YERECA, Calif. (AP) — Officials said two bodies were found inside a burned vehicle en route to the Northern California wildfires, one of several large fires burning in the U.S. West amid hot, dry, dreary conditions. is one.
The McKinney fire exploded in size more than 82 square miles (212 sq km) after erupting on Friday in a largely populated area in the Klamath National Forest south of the Oregon state line, reports Sunday night’s incident. This is the largest wildfire ever in California.
The Siskiyou County Sheriff’s Office said in a statement Monday that two bodies were found on Sunday inside a charred vehicle located in a residential driveway near the remote community of Klamath River, California. The victims could not be immediately identified.
Flames burned trees along State Route 96 and swept through the hills overlooking homes on Sunday. The fire cast a eerie, orange-brown hue, in a neighborhood where a brick chimney was littered with rubble and scorched vehicles. Employees on the ground worked to prevent the fire from spreading east to the city of Yereka, where 7,500 people lived.
A second, smaller fire to the west that was hit by dry lightning on Saturday threatened the small town of Cead. About 400 structures were at risk from two California fires. Officials are yet to confirm the extent of the damage, saying the assessment will begin when it is safe to reach the area.
Courtney Creder, a spokeswoman for the Siskiyou County Sheriff’s Office, said the third fire, which was at the southwest end of the McKinney blaze, prompted the evacuation of about 500 homes on Sunday. The office said the crew had been on the scene since late Saturday, but by the next morning it had “activated and escaped from its line of control.”
Many people in the sheriff’s office have been affected by evacuation orders because of the fire “and they are still showing up to work, with (a) very dedicated crew,” she said. On Friday, a deputy lost his childhood home in a fire, he said.
Forecasters said thunderstorms and new fires in dry fuel beds in northern California are expected beginning Monday.
In northwestern Montana, fires in grasslands near the town of Elmo had grown to about 17 square miles (44 sq km) on Sunday after moving into the woods. Crew worked along the edges of the fire, and were expected to continue making water and retardant drops from the aircraft to help slow the pace of the fire, said Sarah Rouse, a spokeswoman for the interagency team assigned to the fire. He said high temperatures and erratic winds are expected.
A section of Highway 28 between Hot Springs and Elmo was closed and drivers were asked to look for fire and emergency personnel. Rouse said visibility was poor in the area.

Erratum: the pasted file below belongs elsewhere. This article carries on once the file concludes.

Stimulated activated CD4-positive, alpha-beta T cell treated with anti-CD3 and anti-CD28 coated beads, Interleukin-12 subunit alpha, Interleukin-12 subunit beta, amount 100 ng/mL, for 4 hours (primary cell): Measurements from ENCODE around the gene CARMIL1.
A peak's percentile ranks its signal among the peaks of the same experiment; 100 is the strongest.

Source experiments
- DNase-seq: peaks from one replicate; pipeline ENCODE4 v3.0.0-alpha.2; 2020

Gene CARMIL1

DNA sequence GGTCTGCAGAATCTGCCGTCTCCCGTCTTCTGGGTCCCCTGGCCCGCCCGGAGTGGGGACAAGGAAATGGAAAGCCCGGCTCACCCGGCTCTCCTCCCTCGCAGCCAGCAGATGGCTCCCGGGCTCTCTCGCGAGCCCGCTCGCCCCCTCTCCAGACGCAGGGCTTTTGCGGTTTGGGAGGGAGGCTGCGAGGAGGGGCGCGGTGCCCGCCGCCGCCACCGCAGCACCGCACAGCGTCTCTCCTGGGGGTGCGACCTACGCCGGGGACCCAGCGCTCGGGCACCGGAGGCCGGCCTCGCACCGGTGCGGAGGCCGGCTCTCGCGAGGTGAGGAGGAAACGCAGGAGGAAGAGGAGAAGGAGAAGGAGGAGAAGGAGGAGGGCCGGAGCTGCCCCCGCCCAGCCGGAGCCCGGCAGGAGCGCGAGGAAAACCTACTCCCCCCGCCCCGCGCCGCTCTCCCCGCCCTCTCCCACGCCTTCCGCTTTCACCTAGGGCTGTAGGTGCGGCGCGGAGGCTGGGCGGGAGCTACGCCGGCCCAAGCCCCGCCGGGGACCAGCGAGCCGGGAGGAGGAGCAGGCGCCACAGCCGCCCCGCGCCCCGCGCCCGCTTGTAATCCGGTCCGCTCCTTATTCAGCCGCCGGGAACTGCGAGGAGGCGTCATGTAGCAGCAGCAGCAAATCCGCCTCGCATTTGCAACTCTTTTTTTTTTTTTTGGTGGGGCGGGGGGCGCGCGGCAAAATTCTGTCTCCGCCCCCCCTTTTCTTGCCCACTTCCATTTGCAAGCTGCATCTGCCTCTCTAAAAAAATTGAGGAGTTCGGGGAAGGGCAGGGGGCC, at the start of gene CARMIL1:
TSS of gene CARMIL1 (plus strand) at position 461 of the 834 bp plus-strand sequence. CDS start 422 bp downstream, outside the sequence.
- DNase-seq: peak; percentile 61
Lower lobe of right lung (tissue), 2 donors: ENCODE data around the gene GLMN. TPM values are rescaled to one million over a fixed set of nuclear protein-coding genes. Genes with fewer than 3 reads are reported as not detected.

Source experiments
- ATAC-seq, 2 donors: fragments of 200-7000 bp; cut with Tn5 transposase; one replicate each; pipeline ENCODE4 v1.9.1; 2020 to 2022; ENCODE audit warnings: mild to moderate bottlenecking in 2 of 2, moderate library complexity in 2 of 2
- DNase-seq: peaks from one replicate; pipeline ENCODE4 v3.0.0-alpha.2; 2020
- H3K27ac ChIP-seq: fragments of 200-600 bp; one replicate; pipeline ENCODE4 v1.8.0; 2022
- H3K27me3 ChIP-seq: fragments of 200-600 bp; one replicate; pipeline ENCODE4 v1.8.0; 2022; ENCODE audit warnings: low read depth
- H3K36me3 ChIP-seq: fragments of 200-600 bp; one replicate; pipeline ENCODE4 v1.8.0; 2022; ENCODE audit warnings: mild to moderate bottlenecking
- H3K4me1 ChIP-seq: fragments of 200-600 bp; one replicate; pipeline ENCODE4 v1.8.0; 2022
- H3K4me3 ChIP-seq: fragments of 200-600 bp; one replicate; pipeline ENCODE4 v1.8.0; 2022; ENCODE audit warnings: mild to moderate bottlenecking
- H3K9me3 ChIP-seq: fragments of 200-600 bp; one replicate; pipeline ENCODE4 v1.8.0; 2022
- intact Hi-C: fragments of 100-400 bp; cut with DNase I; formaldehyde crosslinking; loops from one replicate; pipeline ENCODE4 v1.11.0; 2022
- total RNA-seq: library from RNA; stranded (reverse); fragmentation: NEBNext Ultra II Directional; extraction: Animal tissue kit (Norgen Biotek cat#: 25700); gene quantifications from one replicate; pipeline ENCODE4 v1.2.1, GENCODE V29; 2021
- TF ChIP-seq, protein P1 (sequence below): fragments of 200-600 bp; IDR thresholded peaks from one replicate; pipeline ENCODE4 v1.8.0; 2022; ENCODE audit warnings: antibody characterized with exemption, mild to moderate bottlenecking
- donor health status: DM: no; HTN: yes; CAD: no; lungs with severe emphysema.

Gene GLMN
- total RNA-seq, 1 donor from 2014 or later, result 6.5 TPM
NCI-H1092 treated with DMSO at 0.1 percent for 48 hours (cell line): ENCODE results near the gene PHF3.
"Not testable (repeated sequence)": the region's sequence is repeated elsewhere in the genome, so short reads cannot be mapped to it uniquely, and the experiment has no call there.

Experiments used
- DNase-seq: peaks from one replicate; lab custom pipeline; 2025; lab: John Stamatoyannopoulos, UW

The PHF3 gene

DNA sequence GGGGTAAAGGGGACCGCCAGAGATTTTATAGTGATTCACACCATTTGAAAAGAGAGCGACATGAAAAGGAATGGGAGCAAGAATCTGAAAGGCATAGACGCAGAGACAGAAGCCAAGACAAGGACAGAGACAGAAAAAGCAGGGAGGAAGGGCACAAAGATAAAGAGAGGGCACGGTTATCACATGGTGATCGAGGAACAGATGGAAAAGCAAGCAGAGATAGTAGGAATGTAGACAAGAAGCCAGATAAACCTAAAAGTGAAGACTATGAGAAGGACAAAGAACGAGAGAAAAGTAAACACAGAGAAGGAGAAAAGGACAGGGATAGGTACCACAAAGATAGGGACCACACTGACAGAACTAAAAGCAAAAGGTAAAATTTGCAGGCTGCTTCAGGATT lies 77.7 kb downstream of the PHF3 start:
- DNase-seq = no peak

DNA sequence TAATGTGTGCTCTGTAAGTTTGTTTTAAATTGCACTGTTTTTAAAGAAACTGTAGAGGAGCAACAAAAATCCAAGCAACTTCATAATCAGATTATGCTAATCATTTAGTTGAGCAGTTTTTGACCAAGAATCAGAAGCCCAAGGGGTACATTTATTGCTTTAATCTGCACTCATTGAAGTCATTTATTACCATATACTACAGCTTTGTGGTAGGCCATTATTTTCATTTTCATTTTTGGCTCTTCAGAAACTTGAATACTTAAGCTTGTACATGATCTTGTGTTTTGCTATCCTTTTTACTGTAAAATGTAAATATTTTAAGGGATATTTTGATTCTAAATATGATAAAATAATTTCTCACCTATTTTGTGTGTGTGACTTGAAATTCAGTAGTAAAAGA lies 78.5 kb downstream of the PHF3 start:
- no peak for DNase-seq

In Idaho, the Moose Fire in the Salmon-Forty National Forest has burned more than 75 square miles (196 sq km) of woodland near the town of Salmon. By Sunday it was 21%. Pila Malolo, the planning operations section chief on the fire, said in a Facebook video update that hot, dry conditions were expected to remain in place on Sunday. Officials said they expected the fire to grow in the steep, rough country on the south side of the fire.
California Governor Gavin Newsom declared a state of emergency on Saturday as the McKinney Fire intensified. The proclamation allows Newsom more flexibility to make emergency response and recovery effort decisions and access federal aid.
California law enforcement knocked on doors in the towns of Yereka and Fort Jones urging residents to get out and remove their animals safely on trailers. Automated calls were also being sent over land phone lines as were areas without cell phone service.
Scientists say climate change has made the West hotter and drier over the past 30 years and will make the weather more extreme and wildfires more frequent and destructive.
The Pacific Coast Trail Association urged hikers to head to the nearest town, while the U.S. Forest Service closed a 110-mile (177-km) section of the path from Etna Summit to Mount Ashland Campground in southern Oregon.
In Hawaii, the Maui County Emergency Management Agency said brush fires were 90% controlled, but a red flag warning was in effect for most of Sunday.
And in North Texas, firefighters continued in their effort to contain the 2-week-old, 10 1/2-square-mile (27 1/3-square-kilometer) Chalk Mountain Fire. The crew now report 83% containment of the fire that has destroyed 16 homes and damaged five others about 50 miles (80 kilometers) southwest of Fort Worth. No injuries have been reported.